When friends visit your expat home, you turn into a de facto tour guide. It’s one of my favorite parts of being a serial expat – I get to continuously learn about new places and then to share that insight with some of my favorite people. We’ve only been living in Malta for a few months, but already we’ve had a few visitors!
It helps that our friends and families are also the types of people who love to travel and to live in other places. The first visitors we’ve had were friends of mine from the U.S. who now live overseas. One lives in Israel right now and the other has been living in London for three years.
Both of these dear friends hold pieces of my past – pieces of who I was years ago that a new friend wouldn’t recognize. That’s the beauty of friendships that span time and space. They are those rare people who delight in who you were, but who also acknowledge, admire, and adore the person you are now.
When Friends Visit Your Expat Home
When friends visit your expat home, you show off all the best pieces of it. But, you also share with a trusted friend the low points that exist. Because – trust me – everywhere on Earth has low points!
Nowhere is perfect. The goal is to simply find a place that offers more positives than negatives; the goal is to live in a place that offers you what you want without taking away too much.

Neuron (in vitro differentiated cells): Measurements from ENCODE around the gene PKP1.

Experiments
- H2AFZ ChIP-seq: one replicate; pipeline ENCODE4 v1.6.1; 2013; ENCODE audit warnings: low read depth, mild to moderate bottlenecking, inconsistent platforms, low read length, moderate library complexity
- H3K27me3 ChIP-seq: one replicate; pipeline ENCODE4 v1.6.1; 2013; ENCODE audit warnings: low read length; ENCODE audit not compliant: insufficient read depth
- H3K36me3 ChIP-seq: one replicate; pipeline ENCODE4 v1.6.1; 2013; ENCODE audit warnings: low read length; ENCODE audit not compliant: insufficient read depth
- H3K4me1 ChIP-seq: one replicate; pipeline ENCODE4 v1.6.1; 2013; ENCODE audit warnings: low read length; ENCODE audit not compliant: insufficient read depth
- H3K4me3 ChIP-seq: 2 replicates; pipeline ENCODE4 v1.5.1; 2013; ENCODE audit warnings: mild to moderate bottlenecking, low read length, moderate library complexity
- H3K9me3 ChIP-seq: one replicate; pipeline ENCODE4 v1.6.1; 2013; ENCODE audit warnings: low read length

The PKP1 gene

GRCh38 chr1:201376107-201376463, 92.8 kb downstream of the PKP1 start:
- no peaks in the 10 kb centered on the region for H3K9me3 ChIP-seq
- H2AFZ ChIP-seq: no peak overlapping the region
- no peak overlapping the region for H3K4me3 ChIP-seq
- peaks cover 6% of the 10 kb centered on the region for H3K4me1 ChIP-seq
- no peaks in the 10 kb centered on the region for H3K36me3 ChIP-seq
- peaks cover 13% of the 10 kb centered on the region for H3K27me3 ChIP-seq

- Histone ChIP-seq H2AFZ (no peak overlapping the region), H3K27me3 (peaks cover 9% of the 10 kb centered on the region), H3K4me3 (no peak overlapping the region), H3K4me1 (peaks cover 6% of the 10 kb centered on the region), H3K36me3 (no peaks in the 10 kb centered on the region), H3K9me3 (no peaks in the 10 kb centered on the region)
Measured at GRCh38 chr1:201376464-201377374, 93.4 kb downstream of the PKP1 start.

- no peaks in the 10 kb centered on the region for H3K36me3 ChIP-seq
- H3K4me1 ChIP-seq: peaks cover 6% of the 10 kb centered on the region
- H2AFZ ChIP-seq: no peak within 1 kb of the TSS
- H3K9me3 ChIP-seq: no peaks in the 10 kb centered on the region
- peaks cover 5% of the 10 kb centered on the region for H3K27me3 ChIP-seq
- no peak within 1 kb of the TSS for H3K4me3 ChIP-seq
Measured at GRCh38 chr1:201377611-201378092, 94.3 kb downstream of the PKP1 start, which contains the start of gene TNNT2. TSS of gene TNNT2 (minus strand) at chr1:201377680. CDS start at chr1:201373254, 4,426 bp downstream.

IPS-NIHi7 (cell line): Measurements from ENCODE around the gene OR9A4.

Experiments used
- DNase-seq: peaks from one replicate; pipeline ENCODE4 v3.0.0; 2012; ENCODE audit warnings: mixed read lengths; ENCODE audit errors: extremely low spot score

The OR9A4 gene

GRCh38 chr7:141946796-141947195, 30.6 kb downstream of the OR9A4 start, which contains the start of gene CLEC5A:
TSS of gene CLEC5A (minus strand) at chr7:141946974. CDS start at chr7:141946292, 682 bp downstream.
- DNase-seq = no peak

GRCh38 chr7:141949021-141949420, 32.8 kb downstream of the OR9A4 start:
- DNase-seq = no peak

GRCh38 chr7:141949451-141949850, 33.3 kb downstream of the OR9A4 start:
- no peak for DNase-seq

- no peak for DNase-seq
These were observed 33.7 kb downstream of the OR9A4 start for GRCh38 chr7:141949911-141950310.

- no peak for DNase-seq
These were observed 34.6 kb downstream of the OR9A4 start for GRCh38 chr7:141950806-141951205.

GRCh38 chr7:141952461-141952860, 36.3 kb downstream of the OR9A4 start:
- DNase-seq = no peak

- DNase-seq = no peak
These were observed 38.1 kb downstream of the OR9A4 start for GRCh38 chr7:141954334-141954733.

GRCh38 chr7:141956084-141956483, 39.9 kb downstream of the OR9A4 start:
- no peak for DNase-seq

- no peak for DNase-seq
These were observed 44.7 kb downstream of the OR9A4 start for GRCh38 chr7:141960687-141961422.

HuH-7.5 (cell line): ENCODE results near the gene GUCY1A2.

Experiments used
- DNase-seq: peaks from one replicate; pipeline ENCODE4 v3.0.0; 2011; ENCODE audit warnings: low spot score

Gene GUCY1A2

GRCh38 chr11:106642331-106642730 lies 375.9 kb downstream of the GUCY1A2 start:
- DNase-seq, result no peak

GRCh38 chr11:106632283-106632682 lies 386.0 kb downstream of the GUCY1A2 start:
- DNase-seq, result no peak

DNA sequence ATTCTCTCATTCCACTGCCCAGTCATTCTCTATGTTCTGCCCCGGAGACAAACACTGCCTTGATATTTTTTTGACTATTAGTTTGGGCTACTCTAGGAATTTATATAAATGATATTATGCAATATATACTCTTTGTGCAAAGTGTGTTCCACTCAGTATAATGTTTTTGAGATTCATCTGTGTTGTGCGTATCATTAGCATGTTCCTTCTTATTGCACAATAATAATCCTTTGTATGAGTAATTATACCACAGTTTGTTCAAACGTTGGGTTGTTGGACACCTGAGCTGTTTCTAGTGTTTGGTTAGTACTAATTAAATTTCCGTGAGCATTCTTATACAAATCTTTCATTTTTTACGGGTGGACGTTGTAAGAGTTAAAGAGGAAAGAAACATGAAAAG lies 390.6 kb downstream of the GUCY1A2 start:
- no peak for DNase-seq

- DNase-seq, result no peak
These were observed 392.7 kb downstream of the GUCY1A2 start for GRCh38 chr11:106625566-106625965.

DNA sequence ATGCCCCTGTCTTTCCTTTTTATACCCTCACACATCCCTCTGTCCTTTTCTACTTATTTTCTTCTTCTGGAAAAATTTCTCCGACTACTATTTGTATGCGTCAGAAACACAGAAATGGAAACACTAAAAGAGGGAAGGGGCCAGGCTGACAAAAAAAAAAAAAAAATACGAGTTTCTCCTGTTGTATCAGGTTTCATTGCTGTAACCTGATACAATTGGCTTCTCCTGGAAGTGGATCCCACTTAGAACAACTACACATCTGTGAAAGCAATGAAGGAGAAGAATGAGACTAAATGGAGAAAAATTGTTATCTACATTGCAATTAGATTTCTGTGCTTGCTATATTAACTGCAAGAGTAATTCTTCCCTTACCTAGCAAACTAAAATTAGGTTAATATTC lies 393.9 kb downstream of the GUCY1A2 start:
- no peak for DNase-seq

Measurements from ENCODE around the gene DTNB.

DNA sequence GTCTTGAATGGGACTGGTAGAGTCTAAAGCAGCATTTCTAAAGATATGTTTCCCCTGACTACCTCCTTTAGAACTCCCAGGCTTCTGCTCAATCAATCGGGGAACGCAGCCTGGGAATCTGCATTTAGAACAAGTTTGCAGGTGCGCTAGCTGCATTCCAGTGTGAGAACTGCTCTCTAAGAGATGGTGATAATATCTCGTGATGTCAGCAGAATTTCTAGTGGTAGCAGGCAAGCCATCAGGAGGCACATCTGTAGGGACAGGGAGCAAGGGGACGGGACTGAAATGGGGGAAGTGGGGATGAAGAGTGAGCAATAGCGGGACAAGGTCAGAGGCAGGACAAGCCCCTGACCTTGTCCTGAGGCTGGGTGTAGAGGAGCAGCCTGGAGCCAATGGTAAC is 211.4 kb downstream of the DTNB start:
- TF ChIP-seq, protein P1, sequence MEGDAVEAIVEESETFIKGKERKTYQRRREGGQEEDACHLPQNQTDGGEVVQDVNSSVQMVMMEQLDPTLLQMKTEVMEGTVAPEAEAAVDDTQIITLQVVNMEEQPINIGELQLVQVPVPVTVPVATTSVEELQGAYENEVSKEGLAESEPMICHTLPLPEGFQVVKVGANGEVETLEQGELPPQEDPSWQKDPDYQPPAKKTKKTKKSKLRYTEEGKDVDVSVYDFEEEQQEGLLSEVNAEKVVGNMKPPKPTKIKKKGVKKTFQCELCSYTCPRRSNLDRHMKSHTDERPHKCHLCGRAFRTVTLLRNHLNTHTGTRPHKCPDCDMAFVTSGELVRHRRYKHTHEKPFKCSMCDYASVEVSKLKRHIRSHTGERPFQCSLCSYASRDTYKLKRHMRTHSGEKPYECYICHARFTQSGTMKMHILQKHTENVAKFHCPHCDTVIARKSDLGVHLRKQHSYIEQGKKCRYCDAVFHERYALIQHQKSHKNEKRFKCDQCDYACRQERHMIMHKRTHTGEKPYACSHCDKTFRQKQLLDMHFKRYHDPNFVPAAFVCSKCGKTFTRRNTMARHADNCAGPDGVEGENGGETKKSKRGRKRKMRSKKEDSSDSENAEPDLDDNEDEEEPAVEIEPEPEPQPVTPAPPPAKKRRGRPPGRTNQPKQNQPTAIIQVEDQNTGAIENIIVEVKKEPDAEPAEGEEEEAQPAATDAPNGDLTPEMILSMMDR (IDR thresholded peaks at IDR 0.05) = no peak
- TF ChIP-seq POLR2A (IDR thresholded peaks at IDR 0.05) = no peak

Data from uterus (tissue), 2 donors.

So when friends visited us here in Malta, we showed them the good, the bad, and the gorgeous. We wandered the capital city of Valletta on foot. We marveled at the beauty of the Grand Harbour from the Upper Barrakka Gardens.
We drank cocktails, and wine, and beer, and prosecco. We ate local food and we cooked at home. We took a boat trip and we watched the sunset over the sea.
There was scuba diving and there were manual car driving lessons. There was laughter and there were hugs.
When friends visit your new expat home, you get to see its beauty all over again. There are pieces of that new place that now seem normal to you that your friends will point out in wonder. You will, once again, see everything through the eyes of a stranger to this land.